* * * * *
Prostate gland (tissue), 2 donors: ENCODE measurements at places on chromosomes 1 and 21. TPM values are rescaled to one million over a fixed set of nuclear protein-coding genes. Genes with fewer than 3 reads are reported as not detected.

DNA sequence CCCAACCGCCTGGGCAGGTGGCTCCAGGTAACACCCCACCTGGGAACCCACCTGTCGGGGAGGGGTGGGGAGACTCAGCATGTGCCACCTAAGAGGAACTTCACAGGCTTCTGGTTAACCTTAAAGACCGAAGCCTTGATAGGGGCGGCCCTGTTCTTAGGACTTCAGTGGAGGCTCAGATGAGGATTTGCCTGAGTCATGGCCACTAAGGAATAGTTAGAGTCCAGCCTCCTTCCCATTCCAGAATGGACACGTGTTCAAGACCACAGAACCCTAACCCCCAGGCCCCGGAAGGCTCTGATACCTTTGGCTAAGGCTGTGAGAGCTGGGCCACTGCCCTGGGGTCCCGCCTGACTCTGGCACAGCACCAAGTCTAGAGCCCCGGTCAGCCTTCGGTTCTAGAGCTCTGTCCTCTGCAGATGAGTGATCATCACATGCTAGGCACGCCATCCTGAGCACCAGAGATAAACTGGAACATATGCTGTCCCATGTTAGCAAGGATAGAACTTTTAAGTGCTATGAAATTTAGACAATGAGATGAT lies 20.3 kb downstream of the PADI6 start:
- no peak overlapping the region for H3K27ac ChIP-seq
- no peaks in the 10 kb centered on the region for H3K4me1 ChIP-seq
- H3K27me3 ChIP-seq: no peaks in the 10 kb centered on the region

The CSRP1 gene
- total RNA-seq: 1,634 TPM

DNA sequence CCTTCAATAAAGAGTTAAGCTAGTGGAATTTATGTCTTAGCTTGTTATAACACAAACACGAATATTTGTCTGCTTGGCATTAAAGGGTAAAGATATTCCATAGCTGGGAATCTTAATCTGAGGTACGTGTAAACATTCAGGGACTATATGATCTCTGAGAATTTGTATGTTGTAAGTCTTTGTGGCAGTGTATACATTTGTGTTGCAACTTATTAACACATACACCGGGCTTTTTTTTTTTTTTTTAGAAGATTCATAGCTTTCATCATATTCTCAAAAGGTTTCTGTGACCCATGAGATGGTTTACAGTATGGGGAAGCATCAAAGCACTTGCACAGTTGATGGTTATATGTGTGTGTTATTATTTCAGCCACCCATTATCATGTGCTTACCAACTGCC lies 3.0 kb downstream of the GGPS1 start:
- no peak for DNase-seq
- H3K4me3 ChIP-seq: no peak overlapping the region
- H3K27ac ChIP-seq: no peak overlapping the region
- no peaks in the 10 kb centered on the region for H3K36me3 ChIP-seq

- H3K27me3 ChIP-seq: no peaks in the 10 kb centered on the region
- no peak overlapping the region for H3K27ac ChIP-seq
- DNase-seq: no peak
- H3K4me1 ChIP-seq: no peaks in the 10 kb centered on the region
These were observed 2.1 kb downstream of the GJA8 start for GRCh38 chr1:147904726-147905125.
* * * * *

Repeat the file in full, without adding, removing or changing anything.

Prostate gland (tissue), 2 donors: ENCODE measurements at places on chromosomes 1 and 21. TPM values are rescaled to one million over a fixed set of nuclear protein-coding genes. Genes with fewer than 3 reads are reported as not detected.

DNA sequence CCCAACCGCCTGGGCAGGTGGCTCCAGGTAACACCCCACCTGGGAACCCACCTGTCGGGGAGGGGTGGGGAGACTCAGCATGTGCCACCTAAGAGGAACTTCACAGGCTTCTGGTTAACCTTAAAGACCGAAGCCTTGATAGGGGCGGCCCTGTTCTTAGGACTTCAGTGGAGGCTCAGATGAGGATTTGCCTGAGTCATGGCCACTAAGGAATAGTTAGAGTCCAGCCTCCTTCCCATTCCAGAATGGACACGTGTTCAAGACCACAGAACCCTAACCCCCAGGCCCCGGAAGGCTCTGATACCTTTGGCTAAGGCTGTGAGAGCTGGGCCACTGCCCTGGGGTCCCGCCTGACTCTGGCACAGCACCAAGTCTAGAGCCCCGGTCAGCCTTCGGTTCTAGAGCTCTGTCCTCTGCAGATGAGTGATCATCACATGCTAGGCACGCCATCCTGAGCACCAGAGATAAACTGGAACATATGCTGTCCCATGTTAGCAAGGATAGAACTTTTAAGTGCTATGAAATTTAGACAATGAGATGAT lies 20.3 kb downstream of the PADI6 start:
- no peak overlapping the region for H3K27ac ChIP-seq
- no peaks in the 10 kb centered on the region for H3K4me1 ChIP-seq
- H3K27me3 ChIP-seq: no peaks in the 10 kb centered on the region

The CSRP1 gene
- total RNA-seq: 1,634 TPM

DNA sequence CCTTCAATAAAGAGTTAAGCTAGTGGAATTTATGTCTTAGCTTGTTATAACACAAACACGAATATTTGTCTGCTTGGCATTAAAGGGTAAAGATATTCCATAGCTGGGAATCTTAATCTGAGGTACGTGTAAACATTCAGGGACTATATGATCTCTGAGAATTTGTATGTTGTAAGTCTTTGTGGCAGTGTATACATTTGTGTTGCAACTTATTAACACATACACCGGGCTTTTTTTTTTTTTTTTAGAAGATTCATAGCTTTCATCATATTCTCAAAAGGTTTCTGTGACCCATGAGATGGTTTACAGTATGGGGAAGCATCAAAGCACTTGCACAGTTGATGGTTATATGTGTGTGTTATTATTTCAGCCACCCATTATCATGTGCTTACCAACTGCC lies 3.0 kb downstream of the GGPS1 start:
- no peak for DNase-seq
- H3K4me3 ChIP-seq: no peak overlapping the region
- H3K27ac ChIP-seq: no peak overlapping the region
- no peaks in the 10 kb centered on the region for H3K36me3 ChIP-seq

- H3K27me3 ChIP-seq: no peaks in the 10 kb centered on the region
- no peak overlapping the region for H3K27ac ChIP-seq
- DNase-seq: no peak
- H3K4me1 ChIP-seq: no peaks in the 10 kb centered on the region
These were observed 2.1 kb downstream of the GJA8 start for GRCh38 chr1:147904726-147905125.